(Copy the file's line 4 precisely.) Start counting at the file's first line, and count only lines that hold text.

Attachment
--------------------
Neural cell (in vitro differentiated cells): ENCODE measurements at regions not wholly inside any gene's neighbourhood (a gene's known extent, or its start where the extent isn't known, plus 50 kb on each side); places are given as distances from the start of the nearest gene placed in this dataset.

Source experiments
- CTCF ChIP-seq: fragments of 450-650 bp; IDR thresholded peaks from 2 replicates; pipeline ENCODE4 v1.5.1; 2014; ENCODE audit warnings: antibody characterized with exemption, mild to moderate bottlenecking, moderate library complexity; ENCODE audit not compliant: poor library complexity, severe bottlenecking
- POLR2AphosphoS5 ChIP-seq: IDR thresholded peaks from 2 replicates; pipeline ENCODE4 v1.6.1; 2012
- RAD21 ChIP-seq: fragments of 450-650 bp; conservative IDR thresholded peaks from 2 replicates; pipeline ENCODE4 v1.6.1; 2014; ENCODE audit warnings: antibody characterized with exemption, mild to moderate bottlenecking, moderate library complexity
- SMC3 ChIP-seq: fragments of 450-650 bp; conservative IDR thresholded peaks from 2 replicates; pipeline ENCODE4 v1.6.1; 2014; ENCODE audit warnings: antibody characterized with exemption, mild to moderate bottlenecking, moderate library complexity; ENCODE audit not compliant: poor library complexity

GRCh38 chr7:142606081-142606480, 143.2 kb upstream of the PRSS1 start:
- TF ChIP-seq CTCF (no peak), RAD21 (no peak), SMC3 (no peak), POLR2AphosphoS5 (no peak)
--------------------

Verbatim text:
- POLR2AphosphoS5 ChIP-seq: IDR thresholded peaks from 2 replicates; pipeline ENCODE4 v1.6.1; 2012